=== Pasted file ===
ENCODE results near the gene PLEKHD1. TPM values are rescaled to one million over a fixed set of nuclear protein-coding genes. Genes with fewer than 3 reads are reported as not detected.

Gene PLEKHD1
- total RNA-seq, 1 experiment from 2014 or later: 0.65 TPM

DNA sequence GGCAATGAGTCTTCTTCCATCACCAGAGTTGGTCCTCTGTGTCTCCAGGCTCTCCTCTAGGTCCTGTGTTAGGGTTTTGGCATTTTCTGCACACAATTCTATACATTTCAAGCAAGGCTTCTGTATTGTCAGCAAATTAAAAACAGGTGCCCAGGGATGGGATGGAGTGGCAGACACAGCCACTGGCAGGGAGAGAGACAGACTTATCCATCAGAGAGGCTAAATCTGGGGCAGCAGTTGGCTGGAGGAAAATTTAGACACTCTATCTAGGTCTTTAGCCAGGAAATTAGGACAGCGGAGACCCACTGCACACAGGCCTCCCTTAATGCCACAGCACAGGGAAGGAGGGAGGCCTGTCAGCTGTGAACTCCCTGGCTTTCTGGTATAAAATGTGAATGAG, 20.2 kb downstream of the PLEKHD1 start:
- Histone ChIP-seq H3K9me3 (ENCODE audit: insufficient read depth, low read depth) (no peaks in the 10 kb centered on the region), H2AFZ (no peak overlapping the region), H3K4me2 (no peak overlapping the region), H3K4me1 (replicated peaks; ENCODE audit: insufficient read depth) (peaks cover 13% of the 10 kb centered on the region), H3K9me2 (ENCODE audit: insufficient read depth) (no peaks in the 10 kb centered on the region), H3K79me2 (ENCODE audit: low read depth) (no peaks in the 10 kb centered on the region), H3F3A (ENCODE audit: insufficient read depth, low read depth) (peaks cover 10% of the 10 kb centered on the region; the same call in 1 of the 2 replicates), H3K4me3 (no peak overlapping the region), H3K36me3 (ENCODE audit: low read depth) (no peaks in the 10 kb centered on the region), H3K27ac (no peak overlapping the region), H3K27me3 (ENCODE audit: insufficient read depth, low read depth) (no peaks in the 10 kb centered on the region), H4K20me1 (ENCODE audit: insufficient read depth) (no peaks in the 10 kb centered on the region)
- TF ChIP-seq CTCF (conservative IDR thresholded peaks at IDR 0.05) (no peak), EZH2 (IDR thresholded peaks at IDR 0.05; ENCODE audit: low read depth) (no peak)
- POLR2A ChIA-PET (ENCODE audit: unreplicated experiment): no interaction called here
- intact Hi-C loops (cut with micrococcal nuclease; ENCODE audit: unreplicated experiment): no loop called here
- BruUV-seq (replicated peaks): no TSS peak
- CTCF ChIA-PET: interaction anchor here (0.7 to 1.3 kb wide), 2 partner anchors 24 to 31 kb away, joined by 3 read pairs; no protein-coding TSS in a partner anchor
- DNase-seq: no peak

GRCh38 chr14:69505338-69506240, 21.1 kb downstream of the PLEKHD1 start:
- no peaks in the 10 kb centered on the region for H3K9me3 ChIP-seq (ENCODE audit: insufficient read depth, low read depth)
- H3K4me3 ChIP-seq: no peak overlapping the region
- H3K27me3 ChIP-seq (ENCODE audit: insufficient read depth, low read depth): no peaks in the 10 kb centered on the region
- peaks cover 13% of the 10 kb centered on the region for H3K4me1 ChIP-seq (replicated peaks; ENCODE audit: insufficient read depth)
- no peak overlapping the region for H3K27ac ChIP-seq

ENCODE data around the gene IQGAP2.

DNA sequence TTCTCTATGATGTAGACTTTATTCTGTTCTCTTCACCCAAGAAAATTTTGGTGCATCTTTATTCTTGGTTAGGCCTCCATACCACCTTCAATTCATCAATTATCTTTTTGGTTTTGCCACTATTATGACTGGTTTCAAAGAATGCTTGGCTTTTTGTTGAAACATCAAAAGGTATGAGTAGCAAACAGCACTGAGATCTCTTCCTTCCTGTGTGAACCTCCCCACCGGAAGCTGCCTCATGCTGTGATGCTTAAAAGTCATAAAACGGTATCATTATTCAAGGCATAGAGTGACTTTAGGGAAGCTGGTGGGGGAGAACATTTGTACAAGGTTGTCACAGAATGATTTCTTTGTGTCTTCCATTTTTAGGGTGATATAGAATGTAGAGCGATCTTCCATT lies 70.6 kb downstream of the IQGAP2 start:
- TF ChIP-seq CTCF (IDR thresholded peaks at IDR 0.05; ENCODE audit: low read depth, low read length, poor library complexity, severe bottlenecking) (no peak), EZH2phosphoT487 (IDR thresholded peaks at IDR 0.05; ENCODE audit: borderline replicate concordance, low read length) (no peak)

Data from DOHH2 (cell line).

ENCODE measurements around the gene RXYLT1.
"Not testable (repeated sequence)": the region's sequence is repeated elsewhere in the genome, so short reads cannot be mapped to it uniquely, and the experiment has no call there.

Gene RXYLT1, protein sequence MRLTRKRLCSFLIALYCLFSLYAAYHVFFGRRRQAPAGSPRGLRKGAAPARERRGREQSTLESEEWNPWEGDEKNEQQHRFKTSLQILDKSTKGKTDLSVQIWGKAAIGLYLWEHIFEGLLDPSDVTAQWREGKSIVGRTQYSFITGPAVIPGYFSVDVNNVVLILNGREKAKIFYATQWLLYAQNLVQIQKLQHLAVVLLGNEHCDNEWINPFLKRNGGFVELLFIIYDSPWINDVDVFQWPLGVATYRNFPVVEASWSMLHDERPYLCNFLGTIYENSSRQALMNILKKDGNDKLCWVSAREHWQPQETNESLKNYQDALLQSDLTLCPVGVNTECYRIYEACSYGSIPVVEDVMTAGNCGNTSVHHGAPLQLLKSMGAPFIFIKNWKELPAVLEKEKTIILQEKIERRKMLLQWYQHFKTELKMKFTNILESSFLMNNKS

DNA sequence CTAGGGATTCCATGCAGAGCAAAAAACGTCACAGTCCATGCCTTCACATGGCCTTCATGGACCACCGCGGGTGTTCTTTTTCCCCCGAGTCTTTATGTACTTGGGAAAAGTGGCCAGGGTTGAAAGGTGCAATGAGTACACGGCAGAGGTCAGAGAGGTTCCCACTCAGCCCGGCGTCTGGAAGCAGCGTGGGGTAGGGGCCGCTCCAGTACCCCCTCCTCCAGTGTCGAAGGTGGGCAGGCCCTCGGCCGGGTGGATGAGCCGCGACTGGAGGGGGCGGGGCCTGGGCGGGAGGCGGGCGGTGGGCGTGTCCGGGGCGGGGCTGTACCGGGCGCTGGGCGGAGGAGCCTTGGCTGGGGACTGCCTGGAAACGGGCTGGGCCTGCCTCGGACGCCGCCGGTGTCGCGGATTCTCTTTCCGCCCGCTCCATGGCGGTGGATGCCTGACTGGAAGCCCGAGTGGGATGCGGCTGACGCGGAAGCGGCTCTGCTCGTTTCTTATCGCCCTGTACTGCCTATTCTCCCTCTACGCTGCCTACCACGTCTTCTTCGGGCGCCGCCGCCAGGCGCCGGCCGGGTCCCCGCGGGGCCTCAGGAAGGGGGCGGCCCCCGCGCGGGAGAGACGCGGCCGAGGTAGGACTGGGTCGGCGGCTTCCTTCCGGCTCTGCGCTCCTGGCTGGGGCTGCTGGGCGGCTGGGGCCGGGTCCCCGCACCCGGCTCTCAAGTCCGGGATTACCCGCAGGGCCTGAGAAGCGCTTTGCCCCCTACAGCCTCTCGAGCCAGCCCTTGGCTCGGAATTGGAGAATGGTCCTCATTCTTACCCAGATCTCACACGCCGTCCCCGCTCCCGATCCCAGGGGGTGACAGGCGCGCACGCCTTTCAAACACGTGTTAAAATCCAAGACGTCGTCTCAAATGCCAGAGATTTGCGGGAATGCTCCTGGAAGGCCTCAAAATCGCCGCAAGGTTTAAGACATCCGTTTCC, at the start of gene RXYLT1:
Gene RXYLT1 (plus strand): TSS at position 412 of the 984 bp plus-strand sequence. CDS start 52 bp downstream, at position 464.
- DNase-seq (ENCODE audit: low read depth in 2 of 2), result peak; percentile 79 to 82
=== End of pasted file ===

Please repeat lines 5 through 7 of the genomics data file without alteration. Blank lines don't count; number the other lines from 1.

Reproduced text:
- Histone ChIP-seq H3K9me3 (ENCODE audit: insufficient read depth, low read depth) (no peaks in the 10 kb centered on the region), H2AFZ (no peak overlapping the region), H3K4me2 (no peak overlapping the region), H3K4me1 (replicated peaks; ENCODE audit: insufficient read depth) (peaks cover 13% of the 10 kb centered on the region), H3K9me2 (ENCODE audit: insufficient read depth) (no peaks in the 10 kb centered on the region), H3K79me2 (ENCODE audit: low read depth) (no peaks in the 10 kb centered on the region), H3F3A (ENCODE audit: insufficient read depth, low read depth) (peaks cover 10% of the 10 kb centered on the region; the same call in 1 of the 2 replicates), H3K4me3 (no peak overlapping the region), H3K36me3 (ENCODE audit: low read depth) (no peaks in the 10 kb centered on the region), H3K27ac (no peak overlapping the region), H3K27me3 (ENCODE audit: insufficient read depth, low read depth) (no peaks in the 10 kb centered on the region), H4K20me1 (ENCODE audit: insufficient read depth) (no peaks in the 10 kb centered on the region)
- TF ChIP-seq CTCF (conservative IDR thresholded peaks at IDR 0.05) (no peak), EZH2 (IDR thresholded peaks at IDR 0.05; ENCODE audit: low read depth) (no peak)
- POLR2A ChIA-PET (ENCODE audit: unreplicated experiment): no interaction called here